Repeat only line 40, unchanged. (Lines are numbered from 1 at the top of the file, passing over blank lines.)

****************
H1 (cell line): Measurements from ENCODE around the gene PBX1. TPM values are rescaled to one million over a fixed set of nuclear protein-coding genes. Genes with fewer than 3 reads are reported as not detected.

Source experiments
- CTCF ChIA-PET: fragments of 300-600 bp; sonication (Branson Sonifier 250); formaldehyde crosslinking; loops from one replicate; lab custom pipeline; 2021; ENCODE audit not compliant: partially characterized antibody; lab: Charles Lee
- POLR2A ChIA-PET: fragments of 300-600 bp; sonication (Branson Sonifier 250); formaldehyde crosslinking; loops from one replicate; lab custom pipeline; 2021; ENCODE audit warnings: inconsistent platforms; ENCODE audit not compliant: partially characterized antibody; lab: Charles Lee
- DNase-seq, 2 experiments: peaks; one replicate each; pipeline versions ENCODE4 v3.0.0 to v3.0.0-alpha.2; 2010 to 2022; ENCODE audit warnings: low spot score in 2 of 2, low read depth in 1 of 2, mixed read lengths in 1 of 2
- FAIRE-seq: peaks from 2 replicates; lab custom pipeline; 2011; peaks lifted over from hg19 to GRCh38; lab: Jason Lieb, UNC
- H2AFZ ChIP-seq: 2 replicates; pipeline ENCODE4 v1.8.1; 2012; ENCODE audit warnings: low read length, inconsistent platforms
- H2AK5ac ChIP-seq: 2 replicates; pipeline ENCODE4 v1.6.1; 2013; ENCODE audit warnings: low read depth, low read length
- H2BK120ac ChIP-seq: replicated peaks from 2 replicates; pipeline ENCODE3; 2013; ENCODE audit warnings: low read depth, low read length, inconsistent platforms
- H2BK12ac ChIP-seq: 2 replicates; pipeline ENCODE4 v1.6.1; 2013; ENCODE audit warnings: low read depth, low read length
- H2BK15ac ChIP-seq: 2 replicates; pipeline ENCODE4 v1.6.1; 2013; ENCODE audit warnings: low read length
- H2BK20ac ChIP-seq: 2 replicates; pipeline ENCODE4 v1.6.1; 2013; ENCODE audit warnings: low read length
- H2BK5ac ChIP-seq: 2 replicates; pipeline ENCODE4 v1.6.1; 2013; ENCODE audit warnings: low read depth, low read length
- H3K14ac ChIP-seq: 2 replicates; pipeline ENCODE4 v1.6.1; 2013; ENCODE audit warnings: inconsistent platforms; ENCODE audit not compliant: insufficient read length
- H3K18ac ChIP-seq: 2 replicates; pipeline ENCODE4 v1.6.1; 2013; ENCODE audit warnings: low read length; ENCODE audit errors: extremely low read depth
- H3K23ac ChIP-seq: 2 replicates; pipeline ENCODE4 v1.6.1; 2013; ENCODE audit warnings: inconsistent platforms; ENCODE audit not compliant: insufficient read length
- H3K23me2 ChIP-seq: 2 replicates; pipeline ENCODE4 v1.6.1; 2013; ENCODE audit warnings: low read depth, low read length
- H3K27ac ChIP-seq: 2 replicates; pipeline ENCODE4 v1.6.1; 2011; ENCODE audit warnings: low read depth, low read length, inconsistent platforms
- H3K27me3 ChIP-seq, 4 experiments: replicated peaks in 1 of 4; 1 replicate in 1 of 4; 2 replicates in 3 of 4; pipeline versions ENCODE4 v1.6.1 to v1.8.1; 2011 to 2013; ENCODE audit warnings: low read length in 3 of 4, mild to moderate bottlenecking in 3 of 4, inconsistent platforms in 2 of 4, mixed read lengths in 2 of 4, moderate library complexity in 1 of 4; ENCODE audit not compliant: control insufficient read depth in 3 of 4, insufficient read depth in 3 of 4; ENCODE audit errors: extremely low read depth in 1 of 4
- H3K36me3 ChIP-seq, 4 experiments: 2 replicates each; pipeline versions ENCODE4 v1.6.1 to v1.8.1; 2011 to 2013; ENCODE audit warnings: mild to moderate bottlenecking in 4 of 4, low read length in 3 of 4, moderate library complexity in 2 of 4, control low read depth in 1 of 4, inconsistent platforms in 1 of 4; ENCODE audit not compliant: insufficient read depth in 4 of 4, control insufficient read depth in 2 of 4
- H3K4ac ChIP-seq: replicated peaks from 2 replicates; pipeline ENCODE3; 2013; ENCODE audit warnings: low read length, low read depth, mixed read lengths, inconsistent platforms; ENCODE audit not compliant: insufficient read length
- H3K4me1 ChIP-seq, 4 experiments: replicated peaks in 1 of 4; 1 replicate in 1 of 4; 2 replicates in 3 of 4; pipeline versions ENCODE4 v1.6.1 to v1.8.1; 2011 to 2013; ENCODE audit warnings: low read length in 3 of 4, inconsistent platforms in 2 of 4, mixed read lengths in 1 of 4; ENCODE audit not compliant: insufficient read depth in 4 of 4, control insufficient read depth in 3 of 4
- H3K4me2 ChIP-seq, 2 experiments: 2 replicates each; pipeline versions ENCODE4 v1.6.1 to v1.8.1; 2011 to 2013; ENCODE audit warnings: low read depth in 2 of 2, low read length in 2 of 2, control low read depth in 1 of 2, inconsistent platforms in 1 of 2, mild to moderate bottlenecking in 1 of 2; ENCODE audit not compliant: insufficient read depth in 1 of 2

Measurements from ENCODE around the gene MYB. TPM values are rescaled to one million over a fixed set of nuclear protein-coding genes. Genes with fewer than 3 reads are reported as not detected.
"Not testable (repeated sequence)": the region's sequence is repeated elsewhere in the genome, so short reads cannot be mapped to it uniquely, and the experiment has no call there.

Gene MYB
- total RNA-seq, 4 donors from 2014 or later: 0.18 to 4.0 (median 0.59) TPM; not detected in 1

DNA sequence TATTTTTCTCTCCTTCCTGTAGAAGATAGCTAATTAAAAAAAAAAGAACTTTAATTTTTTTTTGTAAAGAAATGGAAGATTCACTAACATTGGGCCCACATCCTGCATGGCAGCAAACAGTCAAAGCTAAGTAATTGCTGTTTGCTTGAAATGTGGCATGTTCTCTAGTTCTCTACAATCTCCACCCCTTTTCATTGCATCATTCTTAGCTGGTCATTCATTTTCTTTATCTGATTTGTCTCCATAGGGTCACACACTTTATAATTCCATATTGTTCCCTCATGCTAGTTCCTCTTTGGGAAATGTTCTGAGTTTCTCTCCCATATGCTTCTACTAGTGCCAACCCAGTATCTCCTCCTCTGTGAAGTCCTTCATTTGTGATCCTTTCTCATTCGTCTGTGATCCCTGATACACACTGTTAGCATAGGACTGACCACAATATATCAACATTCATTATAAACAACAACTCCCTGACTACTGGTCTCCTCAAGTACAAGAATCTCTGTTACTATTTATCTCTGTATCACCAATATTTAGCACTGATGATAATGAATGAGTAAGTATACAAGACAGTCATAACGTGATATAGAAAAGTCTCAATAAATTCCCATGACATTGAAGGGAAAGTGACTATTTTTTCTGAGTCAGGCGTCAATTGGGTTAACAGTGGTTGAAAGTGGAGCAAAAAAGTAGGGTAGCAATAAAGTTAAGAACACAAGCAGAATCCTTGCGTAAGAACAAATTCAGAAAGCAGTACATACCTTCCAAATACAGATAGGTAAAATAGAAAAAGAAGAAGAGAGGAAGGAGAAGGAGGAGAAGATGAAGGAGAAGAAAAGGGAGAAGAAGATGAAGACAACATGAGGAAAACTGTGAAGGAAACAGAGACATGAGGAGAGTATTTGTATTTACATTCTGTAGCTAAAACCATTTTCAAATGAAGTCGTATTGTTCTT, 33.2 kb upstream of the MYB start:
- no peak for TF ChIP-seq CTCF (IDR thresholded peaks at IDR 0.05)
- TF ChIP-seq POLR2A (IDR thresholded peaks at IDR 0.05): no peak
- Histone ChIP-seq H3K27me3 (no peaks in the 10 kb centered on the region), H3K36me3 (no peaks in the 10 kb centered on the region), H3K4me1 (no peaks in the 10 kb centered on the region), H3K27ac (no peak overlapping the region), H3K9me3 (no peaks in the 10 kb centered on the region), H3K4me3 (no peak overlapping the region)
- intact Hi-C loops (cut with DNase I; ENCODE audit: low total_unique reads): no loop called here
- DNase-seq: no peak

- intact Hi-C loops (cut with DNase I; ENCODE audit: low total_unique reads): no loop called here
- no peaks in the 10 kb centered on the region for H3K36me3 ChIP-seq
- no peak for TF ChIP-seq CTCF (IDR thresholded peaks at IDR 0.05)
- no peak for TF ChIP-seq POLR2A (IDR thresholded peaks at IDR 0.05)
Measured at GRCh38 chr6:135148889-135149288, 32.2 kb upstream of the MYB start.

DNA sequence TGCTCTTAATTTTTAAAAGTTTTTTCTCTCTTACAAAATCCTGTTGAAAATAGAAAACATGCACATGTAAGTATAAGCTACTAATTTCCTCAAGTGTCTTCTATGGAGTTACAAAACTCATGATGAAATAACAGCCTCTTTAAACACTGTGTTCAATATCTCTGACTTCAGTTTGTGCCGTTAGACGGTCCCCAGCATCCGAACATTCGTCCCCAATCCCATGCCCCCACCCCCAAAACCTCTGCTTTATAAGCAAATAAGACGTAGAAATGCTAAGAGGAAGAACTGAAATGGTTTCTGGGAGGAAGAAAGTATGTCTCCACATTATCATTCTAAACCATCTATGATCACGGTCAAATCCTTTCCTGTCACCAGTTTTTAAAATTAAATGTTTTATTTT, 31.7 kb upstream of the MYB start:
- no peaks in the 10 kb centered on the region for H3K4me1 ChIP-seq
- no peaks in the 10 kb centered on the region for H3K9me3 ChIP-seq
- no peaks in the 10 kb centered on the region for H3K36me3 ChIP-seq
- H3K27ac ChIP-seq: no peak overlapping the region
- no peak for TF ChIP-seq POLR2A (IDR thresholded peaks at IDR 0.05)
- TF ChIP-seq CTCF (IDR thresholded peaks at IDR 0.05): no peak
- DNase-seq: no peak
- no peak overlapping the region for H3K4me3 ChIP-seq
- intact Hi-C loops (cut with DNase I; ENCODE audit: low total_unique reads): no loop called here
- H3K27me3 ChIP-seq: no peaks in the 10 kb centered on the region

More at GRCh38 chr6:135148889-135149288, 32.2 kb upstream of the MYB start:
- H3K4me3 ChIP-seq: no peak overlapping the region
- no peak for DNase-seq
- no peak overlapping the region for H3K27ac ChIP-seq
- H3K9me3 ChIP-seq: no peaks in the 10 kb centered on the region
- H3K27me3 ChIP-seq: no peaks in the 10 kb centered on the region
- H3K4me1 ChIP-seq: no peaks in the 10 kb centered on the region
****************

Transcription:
- no peaks in the 10 kb centered on the region for H3K4me1 ChIP-seq